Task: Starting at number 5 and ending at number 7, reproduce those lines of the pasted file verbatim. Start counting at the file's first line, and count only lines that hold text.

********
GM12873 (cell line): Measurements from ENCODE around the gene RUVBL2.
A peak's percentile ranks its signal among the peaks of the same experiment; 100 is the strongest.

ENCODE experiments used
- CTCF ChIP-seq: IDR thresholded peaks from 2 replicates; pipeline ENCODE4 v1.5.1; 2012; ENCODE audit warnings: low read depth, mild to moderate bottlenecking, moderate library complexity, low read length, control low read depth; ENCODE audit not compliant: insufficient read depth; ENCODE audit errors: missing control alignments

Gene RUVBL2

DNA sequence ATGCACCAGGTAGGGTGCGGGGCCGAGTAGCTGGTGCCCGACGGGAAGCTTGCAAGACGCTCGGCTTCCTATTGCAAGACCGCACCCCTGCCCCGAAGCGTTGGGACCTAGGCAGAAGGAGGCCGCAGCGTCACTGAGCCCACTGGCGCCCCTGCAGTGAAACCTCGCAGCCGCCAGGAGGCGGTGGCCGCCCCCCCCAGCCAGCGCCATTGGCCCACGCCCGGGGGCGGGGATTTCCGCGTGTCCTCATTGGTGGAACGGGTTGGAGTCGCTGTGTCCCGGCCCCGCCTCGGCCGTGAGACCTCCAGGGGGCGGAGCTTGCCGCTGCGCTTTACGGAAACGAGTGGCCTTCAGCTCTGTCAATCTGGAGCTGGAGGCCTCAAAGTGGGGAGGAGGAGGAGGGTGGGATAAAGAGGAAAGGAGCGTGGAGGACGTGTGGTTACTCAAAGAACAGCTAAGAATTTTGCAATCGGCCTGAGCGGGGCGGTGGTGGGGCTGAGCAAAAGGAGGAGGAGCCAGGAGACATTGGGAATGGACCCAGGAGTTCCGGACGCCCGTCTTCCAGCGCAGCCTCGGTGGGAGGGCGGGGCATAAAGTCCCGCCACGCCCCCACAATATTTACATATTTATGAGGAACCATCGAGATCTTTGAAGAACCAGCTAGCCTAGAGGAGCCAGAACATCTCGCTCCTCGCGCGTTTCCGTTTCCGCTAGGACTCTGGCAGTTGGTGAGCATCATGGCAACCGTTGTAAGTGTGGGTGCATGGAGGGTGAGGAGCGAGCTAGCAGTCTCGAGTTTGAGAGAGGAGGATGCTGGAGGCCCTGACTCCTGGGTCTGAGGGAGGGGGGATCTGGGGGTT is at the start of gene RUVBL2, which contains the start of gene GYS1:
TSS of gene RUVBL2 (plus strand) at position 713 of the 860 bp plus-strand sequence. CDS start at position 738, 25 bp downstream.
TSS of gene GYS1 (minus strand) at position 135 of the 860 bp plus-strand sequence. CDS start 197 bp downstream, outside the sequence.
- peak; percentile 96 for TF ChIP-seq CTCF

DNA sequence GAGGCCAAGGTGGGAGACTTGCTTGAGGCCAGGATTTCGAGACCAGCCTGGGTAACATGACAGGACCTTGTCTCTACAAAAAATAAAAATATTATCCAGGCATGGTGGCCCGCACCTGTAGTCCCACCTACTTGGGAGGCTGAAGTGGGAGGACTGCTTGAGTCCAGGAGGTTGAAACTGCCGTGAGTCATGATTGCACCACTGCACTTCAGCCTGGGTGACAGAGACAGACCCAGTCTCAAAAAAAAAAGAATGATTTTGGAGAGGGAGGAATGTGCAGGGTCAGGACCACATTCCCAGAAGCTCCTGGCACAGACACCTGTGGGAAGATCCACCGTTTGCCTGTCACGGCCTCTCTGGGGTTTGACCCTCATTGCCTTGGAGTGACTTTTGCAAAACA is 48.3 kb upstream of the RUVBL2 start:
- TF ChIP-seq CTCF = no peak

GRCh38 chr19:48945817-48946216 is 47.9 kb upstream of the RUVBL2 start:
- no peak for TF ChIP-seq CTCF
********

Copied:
Gene RUVBL2

DNA sequence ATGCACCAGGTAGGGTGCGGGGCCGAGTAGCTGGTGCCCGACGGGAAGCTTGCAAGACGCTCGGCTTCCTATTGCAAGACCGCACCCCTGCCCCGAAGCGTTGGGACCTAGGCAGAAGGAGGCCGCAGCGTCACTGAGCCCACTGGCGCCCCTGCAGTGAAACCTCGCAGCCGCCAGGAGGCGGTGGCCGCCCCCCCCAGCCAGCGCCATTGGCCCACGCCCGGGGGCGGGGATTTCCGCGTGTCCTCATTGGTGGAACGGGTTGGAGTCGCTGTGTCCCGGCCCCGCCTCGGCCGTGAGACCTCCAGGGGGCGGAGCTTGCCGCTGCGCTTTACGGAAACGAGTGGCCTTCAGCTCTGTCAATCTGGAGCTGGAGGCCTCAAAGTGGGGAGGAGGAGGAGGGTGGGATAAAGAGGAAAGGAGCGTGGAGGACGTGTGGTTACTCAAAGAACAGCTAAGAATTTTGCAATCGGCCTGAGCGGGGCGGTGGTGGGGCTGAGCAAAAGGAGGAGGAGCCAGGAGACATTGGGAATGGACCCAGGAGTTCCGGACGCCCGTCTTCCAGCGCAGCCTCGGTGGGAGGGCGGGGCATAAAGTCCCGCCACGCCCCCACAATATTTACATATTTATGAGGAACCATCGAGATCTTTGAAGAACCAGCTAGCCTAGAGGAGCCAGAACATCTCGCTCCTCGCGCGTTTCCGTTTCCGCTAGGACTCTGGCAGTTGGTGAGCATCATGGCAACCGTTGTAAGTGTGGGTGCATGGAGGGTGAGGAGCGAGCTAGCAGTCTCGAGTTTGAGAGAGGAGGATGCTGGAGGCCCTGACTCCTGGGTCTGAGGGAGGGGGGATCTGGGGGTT is at the start of gene RUVBL2, which contains the start of gene GYS1:
TSS of gene RUVBL2 (plus strand) at position 713 of the 860 bp plus-strand sequence. CDS start at position 738, 25 bp downstream.